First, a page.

Consequently, we're seeing more organizations being very careful about trying to align organizational values with those of their employees. This is one way organizations can achieve a competitive advantage – if you can get better talent because your current and future employees are aligned with the values of the organization, they are more likely to stay. Arguably, they're more likely to be productive and more likely to go home and share the story with their family and their network, which subsequently builds brand.

Lori: What key risks might a business face if they don't integrate ESG?

John: There’s no shortage of risks. One that comes to mind is reputation – customers may boycott a brand for not following particular ESG practices or for not sticking to their ESG commitments. Another is regulatory. It’s still early days for what Canada’s ESG framework will look like, but I think there will be increased focus on ESG from governments and regulatory bodies as time passes. 

There are also evolving regulations and failure to adhere to them could mean risking sanctions, fines, and legal actions. There’s also a risk of divestment as investors move capital to ESG-friendly organizations or industries. In terms of financing, we've seen some finance institutions factor their client’s ESG practices into their risk profile to determine who they want to lend to and, based on ESG risks, what rates to charge their clients. Supply chain vulnerabilities are another risk that CFOs should consider. Typically, poor working conditions, environmental degradation, and lack of transparency can result in supply chain instability and reputational risk.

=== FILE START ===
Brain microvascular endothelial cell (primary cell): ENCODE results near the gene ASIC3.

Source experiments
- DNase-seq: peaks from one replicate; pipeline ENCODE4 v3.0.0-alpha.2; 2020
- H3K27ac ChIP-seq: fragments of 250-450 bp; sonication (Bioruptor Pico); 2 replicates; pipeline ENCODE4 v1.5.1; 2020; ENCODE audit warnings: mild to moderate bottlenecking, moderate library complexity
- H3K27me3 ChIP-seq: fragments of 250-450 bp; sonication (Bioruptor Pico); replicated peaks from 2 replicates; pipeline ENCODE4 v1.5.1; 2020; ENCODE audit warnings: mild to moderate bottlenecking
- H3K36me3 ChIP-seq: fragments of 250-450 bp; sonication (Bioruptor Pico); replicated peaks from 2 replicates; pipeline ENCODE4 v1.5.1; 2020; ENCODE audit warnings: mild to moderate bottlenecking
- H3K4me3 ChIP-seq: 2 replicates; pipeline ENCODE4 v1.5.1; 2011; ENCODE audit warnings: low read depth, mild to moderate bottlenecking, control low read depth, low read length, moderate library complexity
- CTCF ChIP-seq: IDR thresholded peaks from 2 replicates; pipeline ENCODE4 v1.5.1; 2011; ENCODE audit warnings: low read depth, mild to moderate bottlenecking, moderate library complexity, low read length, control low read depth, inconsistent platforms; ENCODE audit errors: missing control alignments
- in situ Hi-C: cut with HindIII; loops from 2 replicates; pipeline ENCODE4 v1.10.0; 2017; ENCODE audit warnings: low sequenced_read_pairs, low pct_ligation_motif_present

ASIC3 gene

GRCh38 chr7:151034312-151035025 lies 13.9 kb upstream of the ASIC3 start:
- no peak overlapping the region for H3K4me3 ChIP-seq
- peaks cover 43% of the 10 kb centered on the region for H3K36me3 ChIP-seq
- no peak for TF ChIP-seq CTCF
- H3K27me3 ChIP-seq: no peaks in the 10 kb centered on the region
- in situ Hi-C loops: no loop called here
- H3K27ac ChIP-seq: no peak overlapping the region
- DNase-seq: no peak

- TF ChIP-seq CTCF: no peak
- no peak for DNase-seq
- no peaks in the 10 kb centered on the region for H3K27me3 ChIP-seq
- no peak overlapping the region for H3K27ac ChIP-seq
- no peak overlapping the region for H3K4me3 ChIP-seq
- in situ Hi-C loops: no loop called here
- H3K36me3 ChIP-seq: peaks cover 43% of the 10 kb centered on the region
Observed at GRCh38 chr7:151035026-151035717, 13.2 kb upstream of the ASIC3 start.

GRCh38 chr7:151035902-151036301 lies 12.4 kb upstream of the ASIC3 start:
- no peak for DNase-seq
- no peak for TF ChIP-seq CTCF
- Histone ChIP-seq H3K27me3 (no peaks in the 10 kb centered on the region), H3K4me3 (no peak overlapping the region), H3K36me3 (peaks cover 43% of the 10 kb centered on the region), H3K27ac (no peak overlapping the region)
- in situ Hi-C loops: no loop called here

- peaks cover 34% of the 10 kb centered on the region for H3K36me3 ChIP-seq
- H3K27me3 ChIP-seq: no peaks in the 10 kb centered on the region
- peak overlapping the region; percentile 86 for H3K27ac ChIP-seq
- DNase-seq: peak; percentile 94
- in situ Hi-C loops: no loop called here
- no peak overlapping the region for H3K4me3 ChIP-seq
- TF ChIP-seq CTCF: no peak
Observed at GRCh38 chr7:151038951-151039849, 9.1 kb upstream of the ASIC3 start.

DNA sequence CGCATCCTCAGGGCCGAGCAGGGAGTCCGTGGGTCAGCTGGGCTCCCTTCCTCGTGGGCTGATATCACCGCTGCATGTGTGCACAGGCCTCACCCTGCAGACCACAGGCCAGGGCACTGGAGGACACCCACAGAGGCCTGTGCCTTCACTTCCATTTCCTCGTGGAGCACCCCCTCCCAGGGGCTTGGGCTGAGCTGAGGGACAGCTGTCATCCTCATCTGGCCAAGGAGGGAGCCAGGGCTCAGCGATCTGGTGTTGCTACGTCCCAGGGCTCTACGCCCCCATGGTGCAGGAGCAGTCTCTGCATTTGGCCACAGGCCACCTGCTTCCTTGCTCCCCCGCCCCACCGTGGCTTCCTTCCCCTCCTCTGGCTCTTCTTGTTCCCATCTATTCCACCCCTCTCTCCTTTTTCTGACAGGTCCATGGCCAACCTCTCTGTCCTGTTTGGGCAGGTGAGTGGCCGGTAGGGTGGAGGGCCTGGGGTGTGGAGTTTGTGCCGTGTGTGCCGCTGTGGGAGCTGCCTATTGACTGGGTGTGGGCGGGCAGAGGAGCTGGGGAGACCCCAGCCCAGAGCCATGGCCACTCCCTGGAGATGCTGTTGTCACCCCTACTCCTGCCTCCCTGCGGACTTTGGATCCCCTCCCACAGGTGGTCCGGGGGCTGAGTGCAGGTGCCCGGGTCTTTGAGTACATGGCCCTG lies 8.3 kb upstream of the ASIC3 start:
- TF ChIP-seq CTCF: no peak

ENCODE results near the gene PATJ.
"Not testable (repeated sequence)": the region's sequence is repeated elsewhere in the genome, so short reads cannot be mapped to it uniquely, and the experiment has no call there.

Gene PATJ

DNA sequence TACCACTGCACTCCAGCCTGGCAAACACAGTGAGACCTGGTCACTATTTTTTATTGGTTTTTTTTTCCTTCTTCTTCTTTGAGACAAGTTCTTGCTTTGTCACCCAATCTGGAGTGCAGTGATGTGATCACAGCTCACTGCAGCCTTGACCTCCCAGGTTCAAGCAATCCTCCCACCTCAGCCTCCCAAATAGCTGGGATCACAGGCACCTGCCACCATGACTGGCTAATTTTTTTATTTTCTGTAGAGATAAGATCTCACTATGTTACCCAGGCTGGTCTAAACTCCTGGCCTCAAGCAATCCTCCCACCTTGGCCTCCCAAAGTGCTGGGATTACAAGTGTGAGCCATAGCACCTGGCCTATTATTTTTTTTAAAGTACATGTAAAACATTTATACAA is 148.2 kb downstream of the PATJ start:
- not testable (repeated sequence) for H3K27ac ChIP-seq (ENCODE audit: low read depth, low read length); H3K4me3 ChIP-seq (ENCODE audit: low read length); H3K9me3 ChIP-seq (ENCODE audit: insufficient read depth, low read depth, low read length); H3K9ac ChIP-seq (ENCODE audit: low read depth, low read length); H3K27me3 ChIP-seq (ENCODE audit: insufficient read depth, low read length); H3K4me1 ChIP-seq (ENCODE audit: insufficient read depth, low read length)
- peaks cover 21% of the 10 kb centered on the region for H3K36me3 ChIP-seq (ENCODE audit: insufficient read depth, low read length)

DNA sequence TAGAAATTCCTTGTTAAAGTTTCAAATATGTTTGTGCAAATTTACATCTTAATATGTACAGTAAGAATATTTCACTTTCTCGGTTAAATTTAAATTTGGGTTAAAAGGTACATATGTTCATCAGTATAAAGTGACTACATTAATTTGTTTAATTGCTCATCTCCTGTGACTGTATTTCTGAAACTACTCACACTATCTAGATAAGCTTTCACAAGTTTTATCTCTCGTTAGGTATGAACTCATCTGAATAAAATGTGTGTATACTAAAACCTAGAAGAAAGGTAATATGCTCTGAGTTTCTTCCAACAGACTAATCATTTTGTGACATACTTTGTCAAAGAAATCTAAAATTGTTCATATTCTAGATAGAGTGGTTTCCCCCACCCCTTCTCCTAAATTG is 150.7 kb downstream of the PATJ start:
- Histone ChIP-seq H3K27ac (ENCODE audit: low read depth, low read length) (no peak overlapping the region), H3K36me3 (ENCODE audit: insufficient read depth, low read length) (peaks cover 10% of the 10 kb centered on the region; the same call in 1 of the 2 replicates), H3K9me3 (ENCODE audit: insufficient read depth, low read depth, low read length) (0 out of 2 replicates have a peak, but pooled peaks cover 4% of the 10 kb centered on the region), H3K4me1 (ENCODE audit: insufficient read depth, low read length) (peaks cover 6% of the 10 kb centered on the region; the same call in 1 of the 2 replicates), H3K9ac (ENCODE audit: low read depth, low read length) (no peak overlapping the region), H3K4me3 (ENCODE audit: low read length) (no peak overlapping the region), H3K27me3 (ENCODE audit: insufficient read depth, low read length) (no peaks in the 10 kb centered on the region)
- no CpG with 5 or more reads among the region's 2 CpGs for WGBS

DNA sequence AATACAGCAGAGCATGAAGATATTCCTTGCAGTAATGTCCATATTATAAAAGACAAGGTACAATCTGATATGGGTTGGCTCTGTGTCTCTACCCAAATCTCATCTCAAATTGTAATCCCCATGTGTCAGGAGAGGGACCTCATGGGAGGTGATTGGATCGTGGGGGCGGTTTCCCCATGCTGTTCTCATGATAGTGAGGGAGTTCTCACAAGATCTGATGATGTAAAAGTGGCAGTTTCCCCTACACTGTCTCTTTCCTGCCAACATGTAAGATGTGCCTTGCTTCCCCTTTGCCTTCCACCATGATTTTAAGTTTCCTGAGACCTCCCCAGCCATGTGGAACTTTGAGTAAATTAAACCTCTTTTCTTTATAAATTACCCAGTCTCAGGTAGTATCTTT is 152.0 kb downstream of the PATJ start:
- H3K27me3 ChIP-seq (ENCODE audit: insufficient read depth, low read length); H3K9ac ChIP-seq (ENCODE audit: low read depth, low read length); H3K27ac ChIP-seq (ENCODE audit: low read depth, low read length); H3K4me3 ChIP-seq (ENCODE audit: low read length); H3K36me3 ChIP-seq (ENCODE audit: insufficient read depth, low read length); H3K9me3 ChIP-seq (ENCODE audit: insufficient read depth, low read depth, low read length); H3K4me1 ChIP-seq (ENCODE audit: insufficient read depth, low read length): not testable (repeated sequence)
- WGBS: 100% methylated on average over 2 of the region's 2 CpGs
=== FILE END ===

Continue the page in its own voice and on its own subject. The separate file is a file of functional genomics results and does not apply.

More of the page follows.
Lori: Are there any government incentives that could support an organization to take on ESG? 

Simon: First, we are seeing market forces that are creating incentives. Increasingly, many organizations are getting detailed surveys from their biggest buyers asking them to disclose what they are and are not doing across a spectrum of ESG issues.

The buyers are using this information to better qualify their supply chain because they do not want to be guilty by association and they want to know who is doing what as it relates to ESG and sustainability. Does the client, for example, have GHG targets? Do they have policies that speak to EDI? Some organizations might not be able to answer these questions in a favourable light and as a result, they may be deprioritized as a preferred supplier. As large and influential buyers send these questionnaires, there is an inferred incentive to suppliers. 

Second, in terms of governmental incentives, there are many, but one that is garnering attention is the proposed Clean Technology Investment Tax Credit program , which gives an up to a 30% tax break on capital expenditures that are clean technology oriented. 

Lori: Do you think there’s a need for government incentives? 

Simon: Considering the federal government’s goals around climate change and the targets it has created for greenhouse gas emissions reductions for 2030 and 2050, I think there’s a need for government incentives. Let’s look at the government’s goals around electric vehicles (EVs). Considering how many EVs need to be sold and supported by appropriate infrastructure like charging stations in the coming decades to meet GHG targets, it’s clear that those goals cannot be met unless the government create incentives for people to make it easier for them to change their behaviours to purchase and drive EVs.